What are the Lifecycle Greenhouse Gas Implications of Soil Amendments on Rangelands? 

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Research Team

Marcia S. DeLonge,* Rebecca Ryals, and Whendee L. Silver (Ecosystem Sciences Division, Department of Environmental Science, Policy, and Management,  University of California at Berkeley)

Methods 

Researchers designed a field-scale model that quantifies greenhouse gas emissions (CO2, CH4, and N2O) from the production, application, and ecosystem response of soil amendments. Using this model, researchers developed a set of case studies for grazed annual grasslands in California. Sensitivity tests were performed to explore the impacts of model variables and management options, including typical manure and fertilizer applications. Finally, researchers conducted Monte Carlo simulations to provide estimates of the potential error associated with variables where literature data were sparse or spanned wide ranges.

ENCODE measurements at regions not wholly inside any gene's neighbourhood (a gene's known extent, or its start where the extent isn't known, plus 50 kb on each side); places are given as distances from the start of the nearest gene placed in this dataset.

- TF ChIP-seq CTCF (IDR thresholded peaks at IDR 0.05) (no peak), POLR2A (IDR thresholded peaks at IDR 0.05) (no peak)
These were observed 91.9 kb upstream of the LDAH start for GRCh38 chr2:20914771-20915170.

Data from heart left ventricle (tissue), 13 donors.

Results 

  • Composted manure and plant waste produced less greenhouse gas emissions than either the application of manure slurries or the application of inorganic N fertilizer across a broad range of environmental and management conditions.  
  • Secondary benefits were also achieved by only compost amendments, including increased plant productivity, soil C sequestration, and reduced need for commercial feeds.
  • Compost amendments could result in significant offsets to greenhouse gas emissions, amounting to over 28 MMg CO2e when scaled to 5% of California rangelands, while sustaining productive lands and reducing waste loads.